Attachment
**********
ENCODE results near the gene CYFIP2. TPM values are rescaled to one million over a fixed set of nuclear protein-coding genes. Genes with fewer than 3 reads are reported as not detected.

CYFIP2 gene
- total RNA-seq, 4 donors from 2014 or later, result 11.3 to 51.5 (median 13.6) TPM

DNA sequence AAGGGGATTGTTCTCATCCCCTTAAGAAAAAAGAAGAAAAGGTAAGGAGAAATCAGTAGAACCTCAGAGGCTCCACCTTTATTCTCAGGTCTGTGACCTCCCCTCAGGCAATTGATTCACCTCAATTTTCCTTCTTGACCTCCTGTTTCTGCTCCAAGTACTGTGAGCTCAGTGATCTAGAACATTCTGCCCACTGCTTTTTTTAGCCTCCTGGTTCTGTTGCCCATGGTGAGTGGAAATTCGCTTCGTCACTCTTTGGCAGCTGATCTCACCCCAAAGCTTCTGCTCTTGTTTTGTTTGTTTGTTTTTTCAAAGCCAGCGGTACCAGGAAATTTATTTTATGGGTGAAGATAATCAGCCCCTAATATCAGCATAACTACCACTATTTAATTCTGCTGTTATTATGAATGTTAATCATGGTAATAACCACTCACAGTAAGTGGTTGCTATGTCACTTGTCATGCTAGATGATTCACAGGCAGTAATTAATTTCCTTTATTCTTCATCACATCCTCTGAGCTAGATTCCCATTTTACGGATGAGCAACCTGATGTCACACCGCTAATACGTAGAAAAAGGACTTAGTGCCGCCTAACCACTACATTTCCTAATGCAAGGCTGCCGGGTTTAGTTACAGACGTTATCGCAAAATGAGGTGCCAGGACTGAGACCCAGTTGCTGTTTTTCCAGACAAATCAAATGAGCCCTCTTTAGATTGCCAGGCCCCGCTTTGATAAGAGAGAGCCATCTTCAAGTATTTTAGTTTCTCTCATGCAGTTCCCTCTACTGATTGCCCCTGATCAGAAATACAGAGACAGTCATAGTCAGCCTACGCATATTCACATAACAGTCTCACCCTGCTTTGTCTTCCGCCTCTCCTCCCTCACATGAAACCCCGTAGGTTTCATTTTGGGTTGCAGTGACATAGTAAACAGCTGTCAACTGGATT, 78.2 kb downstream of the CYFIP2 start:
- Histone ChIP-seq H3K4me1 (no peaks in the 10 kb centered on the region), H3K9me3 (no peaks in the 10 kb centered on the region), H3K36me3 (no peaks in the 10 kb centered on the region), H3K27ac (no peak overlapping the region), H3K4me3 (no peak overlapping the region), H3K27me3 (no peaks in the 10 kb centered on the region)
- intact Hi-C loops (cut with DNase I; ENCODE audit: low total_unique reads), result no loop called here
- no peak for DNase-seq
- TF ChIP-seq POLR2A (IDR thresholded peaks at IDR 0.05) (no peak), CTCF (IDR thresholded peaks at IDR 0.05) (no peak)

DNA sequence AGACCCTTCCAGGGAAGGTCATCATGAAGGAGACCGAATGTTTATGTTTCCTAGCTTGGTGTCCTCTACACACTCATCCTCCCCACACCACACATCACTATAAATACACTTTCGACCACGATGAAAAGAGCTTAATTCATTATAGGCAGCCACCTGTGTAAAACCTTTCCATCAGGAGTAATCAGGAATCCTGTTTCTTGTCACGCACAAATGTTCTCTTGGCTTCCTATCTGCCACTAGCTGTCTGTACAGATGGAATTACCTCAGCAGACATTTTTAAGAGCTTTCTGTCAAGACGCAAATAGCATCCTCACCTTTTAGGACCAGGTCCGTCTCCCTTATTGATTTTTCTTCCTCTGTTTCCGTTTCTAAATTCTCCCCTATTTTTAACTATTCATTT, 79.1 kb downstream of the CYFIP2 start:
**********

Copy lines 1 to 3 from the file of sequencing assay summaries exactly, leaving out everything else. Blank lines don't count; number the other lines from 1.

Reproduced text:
ENCODE results near the gene CYFIP2. TPM values are rescaled to one million over a fixed set of nuclear protein-coding genes. Genes with fewer than 3 reads are reported as not detected.

CYFIP2 gene
- total RNA-seq, 4 donors from 2014 or later, result 11.3 to 51.5 (median 13.6) TPM